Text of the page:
Skip to Content
Tech policy

The UK is doubling down on AI ethics and fake news

January 25, 2018

At the World Economic Forum in Davos, British prime minister Theresa May says her country is taking aim at some of tech’s biggest issues.

Fighting fake news: A new UK national security unit, part of the nation’s defense program, will be “tasked with combating disinformation by state actors,” notes the Guardian. At Davos, May echoed previous comments by asking social-media firms to “step up to their responsibilities.”

Making AI moral: The Telegraph ($) says a UK Center for Data Ethics will try to make machine learning safe and ethical. It hopes to coordinate with other nations, and May says she hopes it will help Britain become a “world leader in innovation-friendly regulation.”

Warning to investors: The BBC reports that May has also urged investors to demand more from the firms they back, by “ensuring trust and safety issues are being properly considered.”

But: It’s unclear if the UK government will be able to truly shape global action on these topics, especially in AI, where the country is a relatively minor player compared with the US and China.

Deep Dive

Tech policy

How conservative Facebook groups are changing what books children read in school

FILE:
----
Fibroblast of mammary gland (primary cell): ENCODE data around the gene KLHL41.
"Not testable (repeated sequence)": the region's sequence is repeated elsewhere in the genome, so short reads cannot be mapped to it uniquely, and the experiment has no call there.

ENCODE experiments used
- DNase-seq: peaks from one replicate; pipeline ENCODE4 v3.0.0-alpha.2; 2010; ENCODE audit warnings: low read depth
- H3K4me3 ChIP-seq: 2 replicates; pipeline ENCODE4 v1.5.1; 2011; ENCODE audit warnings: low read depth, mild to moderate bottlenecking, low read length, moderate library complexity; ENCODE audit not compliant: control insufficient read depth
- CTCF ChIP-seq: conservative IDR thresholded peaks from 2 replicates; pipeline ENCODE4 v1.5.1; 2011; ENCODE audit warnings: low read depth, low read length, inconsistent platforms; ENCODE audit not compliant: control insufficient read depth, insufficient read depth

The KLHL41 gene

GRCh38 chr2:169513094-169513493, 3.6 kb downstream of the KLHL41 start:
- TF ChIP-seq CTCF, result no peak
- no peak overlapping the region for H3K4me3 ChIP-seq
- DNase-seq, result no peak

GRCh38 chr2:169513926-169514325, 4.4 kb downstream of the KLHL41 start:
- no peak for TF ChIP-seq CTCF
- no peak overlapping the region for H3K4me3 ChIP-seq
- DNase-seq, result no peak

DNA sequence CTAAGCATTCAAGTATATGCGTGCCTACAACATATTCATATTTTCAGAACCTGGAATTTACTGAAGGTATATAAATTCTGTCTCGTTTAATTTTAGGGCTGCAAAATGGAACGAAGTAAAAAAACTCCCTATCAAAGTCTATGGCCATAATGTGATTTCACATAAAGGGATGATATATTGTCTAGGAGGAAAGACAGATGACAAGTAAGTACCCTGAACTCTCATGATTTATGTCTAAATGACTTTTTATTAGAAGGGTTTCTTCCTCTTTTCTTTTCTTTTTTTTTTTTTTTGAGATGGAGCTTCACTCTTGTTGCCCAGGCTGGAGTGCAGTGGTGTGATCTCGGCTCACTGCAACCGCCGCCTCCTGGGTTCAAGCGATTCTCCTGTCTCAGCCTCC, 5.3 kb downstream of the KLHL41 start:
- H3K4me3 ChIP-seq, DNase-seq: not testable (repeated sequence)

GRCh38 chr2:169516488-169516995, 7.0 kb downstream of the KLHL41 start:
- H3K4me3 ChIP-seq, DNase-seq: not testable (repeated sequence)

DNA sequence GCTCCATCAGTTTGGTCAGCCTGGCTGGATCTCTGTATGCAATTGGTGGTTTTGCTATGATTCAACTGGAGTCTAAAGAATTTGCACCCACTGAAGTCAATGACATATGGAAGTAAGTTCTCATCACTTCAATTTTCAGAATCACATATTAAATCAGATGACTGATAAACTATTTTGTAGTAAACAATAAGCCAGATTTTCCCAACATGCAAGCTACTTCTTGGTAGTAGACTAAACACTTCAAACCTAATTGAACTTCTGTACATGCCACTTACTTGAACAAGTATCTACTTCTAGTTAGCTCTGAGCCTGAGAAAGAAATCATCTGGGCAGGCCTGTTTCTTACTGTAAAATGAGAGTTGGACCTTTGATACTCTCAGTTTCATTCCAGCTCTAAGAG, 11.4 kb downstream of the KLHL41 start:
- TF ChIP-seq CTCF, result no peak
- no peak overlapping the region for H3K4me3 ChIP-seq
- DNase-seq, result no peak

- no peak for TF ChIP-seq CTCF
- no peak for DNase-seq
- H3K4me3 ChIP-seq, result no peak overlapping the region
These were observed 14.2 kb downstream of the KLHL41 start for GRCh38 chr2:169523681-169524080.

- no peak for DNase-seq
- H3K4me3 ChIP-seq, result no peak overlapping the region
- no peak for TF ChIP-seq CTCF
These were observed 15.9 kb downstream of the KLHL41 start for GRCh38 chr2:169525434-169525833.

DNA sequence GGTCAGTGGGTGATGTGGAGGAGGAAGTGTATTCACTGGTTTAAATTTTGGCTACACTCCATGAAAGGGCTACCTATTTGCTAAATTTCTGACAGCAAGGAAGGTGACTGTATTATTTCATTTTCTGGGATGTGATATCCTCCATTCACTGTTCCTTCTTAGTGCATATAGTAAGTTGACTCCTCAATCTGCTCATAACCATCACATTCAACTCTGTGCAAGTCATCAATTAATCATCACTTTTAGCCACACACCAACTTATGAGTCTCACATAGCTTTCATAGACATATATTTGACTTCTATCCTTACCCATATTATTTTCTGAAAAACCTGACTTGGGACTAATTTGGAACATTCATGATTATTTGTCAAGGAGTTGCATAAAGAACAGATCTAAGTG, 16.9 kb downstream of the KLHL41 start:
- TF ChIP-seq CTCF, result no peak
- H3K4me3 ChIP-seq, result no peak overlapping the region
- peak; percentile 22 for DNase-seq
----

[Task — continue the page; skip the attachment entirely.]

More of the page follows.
Parents are gathering online to review books and lobby schools to ban them, often on the basis of sexual content.

Why can’t tech fix its gender problem?

A new generation of tech activists, organizers, and whistleblowers, most of whom are female, non-white, gender-diverse, or queer, may finally bring change.

How the idea of a “transgender contagion” went viral—and caused untold harm

A single paper on the notion that gender dysphoria can spread among young people helped galvanize an anti-trans movement.

The world is moving closer to a new cold war fought with authoritarian tech

At the Shanghai Cooperation Organization summit, Iran, Turkey, and Myanmar promised tighter trade relationships with Russia and China.

Stay connected

Illustration by Rose Wong

Get the latest updates from
MIT Technology Review

Discover special offers, top stories, upcoming events, and more.

Thank you for submitting your email!

Explore more newsletters

It looks like something went wrong.

We’re having trouble saving your preferences. Try refreshing this page and updating them one more time. If you continue to get this message, reach out to us at with a list of newsletters you’d like to receive.